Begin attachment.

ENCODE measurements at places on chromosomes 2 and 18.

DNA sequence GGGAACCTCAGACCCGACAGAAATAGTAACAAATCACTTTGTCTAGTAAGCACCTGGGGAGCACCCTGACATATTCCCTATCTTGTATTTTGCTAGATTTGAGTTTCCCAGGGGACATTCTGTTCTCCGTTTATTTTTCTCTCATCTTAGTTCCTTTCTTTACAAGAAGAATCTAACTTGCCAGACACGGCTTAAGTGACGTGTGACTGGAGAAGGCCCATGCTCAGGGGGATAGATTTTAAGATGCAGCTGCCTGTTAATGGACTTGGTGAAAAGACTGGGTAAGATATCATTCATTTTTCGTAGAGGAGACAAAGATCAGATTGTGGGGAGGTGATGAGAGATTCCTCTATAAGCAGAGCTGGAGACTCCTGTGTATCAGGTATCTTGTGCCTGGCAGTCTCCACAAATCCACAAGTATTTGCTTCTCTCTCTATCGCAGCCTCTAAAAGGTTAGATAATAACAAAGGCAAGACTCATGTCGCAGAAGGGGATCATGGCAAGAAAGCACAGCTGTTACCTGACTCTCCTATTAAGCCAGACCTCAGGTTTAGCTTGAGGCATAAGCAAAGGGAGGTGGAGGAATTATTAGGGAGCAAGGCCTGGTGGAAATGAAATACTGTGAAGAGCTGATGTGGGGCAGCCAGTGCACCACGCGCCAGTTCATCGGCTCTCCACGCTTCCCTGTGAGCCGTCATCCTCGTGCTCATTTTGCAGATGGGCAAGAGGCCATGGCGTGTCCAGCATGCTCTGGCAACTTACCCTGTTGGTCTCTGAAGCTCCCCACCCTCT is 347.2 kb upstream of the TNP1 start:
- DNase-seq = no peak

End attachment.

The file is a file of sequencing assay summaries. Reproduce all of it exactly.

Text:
ENCODE measurements at places on chromosomes 2 and 18.

DNA sequence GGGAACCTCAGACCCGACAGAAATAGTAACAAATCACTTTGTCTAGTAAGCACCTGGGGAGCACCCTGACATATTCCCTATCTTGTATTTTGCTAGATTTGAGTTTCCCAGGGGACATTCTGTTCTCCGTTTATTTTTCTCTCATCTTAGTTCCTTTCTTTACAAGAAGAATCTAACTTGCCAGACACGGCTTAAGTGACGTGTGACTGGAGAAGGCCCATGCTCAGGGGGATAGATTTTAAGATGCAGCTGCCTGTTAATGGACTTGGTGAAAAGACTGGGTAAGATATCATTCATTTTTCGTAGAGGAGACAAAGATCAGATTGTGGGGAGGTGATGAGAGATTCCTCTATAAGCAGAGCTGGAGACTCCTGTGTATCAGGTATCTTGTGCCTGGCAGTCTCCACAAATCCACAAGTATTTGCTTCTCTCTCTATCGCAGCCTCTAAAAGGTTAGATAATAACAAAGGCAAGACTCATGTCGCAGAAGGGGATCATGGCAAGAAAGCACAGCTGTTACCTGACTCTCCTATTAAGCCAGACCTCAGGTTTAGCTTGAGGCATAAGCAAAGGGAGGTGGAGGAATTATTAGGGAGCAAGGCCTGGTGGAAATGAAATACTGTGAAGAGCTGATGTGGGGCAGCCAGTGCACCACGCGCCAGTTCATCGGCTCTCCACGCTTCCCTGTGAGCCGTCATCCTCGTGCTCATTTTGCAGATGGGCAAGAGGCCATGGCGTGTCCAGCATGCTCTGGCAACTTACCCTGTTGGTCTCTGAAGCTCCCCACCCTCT is 347.2 kb upstream of the TNP1 start:
- DNase-seq = no peak